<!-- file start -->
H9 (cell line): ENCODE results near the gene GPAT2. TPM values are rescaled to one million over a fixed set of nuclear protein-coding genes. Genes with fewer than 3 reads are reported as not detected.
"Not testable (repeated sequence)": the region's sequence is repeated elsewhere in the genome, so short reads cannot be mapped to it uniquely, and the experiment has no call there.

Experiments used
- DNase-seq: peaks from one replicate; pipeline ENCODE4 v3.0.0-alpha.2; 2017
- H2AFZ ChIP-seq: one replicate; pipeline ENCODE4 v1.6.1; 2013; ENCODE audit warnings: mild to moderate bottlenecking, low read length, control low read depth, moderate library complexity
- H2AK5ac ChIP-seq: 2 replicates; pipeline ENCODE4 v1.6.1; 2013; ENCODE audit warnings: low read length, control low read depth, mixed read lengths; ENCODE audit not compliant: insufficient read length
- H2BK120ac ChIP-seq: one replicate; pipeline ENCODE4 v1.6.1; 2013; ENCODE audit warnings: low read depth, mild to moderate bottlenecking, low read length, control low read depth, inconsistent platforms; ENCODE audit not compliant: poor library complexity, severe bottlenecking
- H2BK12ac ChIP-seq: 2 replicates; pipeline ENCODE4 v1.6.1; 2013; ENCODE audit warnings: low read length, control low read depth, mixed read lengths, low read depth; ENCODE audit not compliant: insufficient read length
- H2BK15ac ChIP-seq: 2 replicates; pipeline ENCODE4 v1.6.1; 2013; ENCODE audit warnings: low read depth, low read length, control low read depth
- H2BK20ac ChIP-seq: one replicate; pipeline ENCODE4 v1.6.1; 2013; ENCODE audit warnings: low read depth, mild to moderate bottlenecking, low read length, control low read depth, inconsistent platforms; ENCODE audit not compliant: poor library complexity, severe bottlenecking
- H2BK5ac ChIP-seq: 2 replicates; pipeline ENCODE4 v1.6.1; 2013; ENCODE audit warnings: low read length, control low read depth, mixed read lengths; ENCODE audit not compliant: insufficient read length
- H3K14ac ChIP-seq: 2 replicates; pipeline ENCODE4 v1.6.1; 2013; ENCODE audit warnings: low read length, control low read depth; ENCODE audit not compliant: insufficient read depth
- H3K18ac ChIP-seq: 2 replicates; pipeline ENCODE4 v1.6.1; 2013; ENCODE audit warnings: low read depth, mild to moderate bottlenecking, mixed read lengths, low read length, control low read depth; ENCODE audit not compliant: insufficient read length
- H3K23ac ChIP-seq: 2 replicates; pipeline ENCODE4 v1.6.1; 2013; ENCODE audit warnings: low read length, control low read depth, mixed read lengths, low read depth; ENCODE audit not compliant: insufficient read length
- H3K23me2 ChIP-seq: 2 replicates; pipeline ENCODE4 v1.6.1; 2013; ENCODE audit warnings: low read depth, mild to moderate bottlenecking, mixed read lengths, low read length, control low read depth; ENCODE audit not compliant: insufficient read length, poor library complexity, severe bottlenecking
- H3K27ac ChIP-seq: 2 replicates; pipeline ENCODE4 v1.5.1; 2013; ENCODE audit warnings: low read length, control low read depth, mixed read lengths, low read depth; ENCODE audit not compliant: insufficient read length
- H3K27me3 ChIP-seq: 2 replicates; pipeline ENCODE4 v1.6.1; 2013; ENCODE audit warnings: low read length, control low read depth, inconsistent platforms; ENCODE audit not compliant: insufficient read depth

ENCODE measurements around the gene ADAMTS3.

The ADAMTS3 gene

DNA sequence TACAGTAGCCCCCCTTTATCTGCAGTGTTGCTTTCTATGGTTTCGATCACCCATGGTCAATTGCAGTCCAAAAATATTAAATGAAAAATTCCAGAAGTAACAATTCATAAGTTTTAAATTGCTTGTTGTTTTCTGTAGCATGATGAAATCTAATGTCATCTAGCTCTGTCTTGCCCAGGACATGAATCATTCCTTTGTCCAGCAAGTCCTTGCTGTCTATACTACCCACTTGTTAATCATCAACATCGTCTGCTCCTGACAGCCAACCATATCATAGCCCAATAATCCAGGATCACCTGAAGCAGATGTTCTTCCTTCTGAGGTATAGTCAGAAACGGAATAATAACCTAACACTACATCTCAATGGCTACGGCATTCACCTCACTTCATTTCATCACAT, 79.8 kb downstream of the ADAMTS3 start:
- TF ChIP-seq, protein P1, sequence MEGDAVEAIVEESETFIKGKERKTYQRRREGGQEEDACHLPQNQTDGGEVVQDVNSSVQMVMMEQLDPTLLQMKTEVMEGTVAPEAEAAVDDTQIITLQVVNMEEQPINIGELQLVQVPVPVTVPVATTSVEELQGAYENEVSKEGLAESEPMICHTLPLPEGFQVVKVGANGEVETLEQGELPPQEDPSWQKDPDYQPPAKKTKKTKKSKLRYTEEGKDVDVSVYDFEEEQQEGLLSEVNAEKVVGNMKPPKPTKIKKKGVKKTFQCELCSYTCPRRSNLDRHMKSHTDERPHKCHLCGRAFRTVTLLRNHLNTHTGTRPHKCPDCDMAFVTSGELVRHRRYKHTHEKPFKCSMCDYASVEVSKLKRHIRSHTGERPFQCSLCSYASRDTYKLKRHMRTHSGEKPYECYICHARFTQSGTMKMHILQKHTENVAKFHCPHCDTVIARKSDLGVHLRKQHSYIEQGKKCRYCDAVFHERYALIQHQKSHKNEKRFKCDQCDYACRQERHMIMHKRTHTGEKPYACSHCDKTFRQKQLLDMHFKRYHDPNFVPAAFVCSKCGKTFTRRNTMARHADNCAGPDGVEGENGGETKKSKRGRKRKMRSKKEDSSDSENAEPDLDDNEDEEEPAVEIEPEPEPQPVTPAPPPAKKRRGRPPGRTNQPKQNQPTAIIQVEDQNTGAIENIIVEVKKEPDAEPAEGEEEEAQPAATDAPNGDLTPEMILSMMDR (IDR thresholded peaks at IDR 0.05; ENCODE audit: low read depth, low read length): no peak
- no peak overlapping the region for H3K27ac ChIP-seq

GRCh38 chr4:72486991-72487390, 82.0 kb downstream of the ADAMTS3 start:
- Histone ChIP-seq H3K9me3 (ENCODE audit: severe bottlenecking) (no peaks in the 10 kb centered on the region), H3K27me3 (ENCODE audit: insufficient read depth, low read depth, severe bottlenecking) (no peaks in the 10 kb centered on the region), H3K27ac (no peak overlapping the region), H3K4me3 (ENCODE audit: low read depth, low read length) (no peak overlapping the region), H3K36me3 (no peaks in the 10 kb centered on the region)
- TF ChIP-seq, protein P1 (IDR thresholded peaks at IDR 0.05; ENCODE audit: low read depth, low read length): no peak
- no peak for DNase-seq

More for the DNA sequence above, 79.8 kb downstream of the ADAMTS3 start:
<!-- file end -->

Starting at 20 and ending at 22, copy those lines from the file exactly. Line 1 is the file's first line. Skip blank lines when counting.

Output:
DNA sequence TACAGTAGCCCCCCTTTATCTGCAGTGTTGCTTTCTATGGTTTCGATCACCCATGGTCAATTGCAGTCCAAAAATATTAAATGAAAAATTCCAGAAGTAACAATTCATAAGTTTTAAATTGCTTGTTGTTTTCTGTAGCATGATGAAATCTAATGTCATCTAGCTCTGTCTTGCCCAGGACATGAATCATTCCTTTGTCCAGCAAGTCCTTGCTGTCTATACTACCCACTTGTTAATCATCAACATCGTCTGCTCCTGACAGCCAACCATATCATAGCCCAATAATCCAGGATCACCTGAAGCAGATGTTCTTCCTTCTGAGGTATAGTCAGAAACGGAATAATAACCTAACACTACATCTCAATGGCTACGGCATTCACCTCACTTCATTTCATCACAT, 79.8 kb downstream of the ADAMTS3 start:
- TF ChIP-seq, protein P1, sequence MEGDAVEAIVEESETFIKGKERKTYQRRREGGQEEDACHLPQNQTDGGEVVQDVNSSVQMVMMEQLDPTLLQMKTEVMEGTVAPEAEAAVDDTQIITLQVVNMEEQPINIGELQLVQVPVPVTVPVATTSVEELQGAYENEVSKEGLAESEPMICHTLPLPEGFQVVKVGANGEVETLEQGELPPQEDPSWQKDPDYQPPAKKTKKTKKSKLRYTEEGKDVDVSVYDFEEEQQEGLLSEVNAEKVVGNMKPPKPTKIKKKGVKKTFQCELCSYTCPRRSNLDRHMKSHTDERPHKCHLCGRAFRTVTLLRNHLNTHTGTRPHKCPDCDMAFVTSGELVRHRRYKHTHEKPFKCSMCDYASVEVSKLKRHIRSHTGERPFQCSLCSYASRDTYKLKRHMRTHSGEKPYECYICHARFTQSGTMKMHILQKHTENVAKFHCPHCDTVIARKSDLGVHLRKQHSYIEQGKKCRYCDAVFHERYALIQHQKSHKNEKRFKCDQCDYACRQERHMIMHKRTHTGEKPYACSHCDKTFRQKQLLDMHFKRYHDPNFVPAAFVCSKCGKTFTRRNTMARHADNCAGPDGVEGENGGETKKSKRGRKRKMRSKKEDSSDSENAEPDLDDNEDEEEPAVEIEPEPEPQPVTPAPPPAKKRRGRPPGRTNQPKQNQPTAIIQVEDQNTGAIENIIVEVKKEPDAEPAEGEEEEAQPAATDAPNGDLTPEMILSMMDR (IDR thresholded peaks at IDR 0.05; ENCODE audit: low read depth, low read length): no peak
- no peak overlapping the region for H3K27ac ChIP-seq